Ailing pitchers dominate the season so far. Starter Garrett Richards is dealing with hamstring issues and is on the disabled list himself. Matt Shoemaker had right forearm surgery. Nick Tropiano has right shoulder inflammation. Blake Wood has had Tommy John surgery. J.C. Ramirez has had Tommy John surgery and is in recovery. Jim Johnson has a lumbar strain. Alex Meyer has had right shoulder surgery. Not good. Not good at all.

Compounding this year’s pitching woes is the fact that lefty Tyler Skaggs, one of the best starters in the Angels rotation has missed time the past several years with his own arm and elbow injuries and surgeries. Is he ever going to be totally healthy?

The offense has plenty of firepower with All-World Mike Trout leading the way. Now totally healthy himself, Trout is showing the generational talent that has made him the finest player on the planet in the opinion of countless analysts. Trout is hitting for power and for average. He is driving in runs and stealing bases. He may even win a Triple Crown.

Trout got some offensive help when the Angels signed outfielder Justin Upton, himself a source of great power. Upton joins Trout and the aging Albert Pujols in forming a trio of very tough outs for the opposition. When Ohtani was active he added power and depth to the offense as a designated hitter. Might the Angels keep Ohtani away from surgery and let him remain as a hitter this season? I doubt it.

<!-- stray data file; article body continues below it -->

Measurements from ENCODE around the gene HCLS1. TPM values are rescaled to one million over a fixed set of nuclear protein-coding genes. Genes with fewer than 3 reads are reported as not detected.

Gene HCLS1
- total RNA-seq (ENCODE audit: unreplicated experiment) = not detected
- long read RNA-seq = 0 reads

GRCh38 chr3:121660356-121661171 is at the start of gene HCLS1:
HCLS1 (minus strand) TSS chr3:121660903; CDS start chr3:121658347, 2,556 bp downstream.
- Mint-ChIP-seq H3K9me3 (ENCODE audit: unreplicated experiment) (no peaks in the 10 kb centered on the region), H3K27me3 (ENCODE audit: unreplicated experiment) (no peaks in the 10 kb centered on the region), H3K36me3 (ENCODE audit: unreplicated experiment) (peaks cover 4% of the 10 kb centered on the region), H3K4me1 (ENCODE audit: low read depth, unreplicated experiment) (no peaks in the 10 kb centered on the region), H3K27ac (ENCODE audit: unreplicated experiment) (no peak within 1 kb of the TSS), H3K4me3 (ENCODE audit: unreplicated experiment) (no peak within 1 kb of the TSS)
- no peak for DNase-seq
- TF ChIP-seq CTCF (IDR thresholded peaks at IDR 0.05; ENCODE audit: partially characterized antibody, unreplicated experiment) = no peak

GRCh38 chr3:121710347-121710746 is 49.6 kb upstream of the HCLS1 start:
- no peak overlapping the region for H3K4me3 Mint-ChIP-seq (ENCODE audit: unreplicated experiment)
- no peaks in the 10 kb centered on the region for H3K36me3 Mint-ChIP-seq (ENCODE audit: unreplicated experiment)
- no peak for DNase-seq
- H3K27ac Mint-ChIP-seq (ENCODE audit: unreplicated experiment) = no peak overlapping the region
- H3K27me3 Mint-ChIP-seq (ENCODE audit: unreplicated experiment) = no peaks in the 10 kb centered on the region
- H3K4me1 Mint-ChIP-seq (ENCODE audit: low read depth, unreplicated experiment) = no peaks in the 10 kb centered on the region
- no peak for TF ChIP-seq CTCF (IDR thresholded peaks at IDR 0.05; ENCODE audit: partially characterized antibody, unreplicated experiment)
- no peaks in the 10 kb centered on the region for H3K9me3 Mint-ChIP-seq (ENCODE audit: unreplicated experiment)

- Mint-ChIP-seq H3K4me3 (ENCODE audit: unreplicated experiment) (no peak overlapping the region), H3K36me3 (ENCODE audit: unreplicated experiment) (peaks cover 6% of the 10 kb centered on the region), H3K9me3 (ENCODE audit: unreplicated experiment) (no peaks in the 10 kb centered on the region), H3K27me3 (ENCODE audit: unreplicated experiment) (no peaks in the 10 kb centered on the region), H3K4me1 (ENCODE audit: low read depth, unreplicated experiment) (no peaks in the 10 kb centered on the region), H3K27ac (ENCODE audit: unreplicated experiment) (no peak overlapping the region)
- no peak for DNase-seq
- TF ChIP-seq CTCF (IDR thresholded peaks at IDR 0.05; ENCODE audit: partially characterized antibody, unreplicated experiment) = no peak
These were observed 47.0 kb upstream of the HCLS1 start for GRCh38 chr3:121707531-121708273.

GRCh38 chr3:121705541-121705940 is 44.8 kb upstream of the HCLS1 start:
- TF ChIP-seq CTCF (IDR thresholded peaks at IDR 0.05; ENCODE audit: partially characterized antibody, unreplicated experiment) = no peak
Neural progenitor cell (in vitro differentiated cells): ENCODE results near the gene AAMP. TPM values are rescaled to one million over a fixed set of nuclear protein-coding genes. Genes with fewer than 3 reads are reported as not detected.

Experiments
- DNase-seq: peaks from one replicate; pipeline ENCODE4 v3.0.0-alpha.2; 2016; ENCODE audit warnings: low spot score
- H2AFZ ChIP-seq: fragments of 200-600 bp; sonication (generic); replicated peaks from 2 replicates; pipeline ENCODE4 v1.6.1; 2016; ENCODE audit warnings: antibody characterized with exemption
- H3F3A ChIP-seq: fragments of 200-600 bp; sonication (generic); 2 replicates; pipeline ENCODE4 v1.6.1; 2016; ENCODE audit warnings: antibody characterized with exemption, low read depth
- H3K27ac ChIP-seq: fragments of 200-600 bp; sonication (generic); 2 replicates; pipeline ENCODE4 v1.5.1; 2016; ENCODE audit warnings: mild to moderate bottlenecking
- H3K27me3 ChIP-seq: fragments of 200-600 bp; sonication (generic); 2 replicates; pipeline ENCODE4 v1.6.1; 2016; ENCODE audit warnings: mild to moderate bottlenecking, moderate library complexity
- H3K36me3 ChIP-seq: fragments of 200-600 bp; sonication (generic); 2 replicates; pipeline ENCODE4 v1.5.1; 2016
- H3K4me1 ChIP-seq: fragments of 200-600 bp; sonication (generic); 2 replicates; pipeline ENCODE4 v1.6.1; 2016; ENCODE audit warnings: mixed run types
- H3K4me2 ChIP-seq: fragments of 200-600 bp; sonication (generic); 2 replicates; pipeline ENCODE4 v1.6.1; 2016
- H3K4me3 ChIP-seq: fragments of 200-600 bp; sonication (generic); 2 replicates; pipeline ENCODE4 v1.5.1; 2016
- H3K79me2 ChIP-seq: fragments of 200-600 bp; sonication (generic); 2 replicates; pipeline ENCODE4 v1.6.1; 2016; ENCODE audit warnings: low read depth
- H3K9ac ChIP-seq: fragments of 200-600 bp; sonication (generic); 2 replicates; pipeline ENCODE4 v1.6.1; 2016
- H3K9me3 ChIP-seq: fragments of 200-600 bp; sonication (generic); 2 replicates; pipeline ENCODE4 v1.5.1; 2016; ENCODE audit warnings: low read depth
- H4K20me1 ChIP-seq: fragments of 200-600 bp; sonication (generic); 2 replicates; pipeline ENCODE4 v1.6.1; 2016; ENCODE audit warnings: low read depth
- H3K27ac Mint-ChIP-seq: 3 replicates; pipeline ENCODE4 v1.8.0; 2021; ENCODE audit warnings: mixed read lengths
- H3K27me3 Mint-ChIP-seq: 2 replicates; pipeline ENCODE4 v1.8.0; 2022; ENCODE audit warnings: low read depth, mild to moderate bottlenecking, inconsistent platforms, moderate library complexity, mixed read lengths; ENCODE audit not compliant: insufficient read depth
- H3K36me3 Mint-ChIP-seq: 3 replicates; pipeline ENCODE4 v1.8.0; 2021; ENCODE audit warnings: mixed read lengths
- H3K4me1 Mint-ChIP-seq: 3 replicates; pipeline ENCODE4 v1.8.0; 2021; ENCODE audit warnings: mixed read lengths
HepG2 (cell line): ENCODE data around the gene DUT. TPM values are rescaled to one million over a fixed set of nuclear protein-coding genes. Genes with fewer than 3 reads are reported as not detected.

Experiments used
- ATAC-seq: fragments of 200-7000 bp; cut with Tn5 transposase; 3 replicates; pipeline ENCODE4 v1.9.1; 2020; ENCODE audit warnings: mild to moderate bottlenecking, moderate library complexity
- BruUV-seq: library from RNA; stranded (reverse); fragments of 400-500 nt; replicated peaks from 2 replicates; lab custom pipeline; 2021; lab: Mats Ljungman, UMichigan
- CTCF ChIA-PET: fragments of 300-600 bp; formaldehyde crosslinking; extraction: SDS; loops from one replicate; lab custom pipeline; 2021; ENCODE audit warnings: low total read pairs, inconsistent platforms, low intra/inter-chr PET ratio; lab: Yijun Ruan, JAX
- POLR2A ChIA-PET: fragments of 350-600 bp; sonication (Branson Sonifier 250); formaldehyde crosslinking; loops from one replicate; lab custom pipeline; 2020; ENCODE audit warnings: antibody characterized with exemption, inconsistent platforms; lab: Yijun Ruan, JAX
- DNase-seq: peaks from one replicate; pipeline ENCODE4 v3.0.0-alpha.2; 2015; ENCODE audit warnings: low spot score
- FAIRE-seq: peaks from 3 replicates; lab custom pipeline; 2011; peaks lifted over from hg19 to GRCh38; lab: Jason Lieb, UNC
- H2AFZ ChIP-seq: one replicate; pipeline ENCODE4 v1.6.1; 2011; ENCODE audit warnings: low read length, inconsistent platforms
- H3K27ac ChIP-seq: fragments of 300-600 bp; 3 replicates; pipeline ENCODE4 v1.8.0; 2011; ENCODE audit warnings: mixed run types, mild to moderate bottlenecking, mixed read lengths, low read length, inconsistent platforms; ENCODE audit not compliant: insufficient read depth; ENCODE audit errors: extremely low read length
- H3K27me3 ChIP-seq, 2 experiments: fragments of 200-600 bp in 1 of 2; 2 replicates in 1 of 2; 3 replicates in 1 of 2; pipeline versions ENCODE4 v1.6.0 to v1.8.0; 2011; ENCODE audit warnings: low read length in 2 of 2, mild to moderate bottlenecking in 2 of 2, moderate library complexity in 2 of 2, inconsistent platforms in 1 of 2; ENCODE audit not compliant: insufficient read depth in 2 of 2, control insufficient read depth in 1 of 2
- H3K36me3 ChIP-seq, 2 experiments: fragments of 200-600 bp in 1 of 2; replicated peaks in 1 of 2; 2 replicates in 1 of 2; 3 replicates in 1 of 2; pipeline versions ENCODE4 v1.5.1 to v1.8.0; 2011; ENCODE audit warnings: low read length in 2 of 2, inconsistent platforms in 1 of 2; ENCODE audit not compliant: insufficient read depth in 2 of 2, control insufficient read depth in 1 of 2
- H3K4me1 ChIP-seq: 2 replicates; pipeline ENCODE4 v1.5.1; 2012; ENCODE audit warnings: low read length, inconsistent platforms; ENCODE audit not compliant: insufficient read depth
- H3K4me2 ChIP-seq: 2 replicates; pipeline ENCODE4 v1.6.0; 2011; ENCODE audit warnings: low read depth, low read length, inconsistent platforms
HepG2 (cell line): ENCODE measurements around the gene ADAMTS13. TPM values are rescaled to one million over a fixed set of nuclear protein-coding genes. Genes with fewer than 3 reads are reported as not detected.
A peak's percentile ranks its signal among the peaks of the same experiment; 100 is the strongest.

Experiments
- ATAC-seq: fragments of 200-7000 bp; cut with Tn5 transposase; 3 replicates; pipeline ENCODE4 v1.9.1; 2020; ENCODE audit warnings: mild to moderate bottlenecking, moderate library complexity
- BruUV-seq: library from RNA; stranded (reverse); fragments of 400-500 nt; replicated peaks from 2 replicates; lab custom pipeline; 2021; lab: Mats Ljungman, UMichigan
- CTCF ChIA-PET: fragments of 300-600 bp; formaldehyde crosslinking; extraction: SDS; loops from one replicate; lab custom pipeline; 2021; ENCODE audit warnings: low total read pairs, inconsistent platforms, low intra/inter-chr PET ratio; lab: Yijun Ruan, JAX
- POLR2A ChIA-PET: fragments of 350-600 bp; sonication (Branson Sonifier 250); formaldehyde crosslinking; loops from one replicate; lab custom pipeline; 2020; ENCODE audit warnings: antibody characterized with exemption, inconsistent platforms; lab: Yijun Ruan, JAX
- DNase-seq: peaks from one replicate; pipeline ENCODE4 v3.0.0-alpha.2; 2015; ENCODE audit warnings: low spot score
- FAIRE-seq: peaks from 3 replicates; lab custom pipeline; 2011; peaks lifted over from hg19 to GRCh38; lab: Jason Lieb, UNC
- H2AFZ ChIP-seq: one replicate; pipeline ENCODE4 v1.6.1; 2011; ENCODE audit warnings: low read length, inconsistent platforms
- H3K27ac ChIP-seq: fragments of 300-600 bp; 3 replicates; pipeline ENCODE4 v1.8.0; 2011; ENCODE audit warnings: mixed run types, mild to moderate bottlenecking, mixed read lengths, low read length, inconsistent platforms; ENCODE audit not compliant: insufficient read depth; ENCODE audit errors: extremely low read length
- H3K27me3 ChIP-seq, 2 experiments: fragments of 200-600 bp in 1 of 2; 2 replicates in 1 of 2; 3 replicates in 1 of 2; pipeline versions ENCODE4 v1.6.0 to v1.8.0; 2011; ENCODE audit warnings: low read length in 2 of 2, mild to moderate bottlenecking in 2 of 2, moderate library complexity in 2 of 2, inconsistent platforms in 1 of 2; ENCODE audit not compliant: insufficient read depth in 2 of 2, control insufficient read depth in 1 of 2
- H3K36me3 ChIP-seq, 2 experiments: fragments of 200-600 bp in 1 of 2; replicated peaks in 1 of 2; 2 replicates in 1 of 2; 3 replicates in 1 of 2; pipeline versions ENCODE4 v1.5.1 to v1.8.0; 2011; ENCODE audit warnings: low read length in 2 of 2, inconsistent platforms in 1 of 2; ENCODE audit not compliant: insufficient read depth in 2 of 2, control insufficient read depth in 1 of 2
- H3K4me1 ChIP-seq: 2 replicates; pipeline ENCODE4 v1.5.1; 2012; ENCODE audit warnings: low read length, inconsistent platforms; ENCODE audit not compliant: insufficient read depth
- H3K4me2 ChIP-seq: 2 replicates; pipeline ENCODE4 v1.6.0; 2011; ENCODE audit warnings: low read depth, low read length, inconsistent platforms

The Angels added third baseman Zack Cozart and second baseman Ian Kinsler to improve their infield around Gold Glove quality shortstop Andrelton Simmons. Simmons by the way, has provided offensive spark and speed on the bases. Cozart, often injured when he was with the Cincinnati Reds before joining the Angels, is now on the disabled list with left shoulder issues.

Catcher Martin Maldonado has a cannon of an arm and he has stabilized the catching corp.

Relief pitching, just like the starting rotation, has had both good and bad moments this year. Cam Bedrosian was considered by some to be in the closer conversation when camp opened this past spring. So was right-hander Blake Parker. Ultimately, the job was won by Kenyan Middleton who was going along fine until he went down with his injury. Now, perhaps the team will continue to look to Parker to close games. Righty Justin Anderson may be called upon as well. Overall, the bullpen has been inconsistent. And injured. And in flux.